Abusing his power and office
Letting his sin lead to even worse decisions
Taking advantage of the very people he should have been protecting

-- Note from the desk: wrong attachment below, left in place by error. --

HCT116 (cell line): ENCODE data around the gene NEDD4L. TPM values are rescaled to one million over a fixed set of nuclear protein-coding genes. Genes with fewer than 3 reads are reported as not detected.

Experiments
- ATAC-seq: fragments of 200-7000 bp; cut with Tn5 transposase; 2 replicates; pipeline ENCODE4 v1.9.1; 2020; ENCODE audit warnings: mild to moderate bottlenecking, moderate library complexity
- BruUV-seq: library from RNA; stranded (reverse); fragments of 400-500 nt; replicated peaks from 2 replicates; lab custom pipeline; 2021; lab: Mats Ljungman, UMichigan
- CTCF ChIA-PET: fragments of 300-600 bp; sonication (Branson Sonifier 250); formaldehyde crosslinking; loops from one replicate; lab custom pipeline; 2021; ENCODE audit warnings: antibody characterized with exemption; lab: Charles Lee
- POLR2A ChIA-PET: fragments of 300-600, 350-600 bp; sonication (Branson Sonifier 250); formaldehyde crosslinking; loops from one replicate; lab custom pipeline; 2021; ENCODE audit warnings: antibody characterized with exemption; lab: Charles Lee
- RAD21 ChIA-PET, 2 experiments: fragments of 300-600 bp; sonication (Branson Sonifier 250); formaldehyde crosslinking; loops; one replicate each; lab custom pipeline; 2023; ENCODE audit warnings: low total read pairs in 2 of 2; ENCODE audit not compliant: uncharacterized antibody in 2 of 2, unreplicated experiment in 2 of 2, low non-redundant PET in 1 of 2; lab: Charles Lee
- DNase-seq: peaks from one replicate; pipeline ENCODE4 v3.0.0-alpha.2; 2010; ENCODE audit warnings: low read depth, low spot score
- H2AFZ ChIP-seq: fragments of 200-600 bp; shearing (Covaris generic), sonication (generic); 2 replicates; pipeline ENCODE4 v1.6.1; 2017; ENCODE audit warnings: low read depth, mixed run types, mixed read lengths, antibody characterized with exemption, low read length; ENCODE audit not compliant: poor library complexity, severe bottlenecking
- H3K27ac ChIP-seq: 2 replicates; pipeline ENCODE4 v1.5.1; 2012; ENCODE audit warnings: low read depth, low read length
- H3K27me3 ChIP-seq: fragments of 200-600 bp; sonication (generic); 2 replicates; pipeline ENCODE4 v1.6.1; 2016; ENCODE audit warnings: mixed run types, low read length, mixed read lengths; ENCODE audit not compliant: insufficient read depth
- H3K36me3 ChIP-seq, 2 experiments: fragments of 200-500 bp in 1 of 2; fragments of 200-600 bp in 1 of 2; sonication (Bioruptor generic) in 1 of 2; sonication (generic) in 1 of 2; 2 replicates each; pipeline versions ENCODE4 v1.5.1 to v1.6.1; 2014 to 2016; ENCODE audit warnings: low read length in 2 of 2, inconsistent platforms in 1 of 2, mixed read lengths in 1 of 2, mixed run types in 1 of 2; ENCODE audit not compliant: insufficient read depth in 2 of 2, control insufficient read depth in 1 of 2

Neal Gumpel grew up Irish Catholic, one of ten siblings from upstate New York. As a teenager in 1974, he took a trip north to visit his older brother in college.  Instead of staying in the dorm, Neal was encouraged to overnight at the off-campus apartment of Rev. Roy Drake, a young priest and professor.  He felt strange about the arrangement, but ignored his intuition.  After a living room full of students excused themselves to go home, Neal and Drake were left alone.  That’s when the grooming began.  Drinks were poured, joints were lit, pornography was viewed.  Then the clergyman, known for his charismatic personality, exploded with force and fury.  He violently attacked and sexually exploited Neal until the 16-year-old lost consciousness.  When he was finally able to escape the next morning, he called his mother, but she didn’t believe him.  When he decided to tell his story forty years later, the Law said the statute of limitations had passed and the Church refused to issue a public apology.  After a divorce, a strained relationships with his kids, struggles with addiction, and suicidal ideations, Neal says he’s still angry.  Not just with the Institution’s coverup, but also with anyone who refers to him as a survivor.  “I don’t feel like I survived anything,” he says. “I think a part of me died that night.”  (Russell, Eric. “Man relives a personal hell to tell story of boyhood abuse by priest in Maine,” Portland Press Herald (March 6, 2016)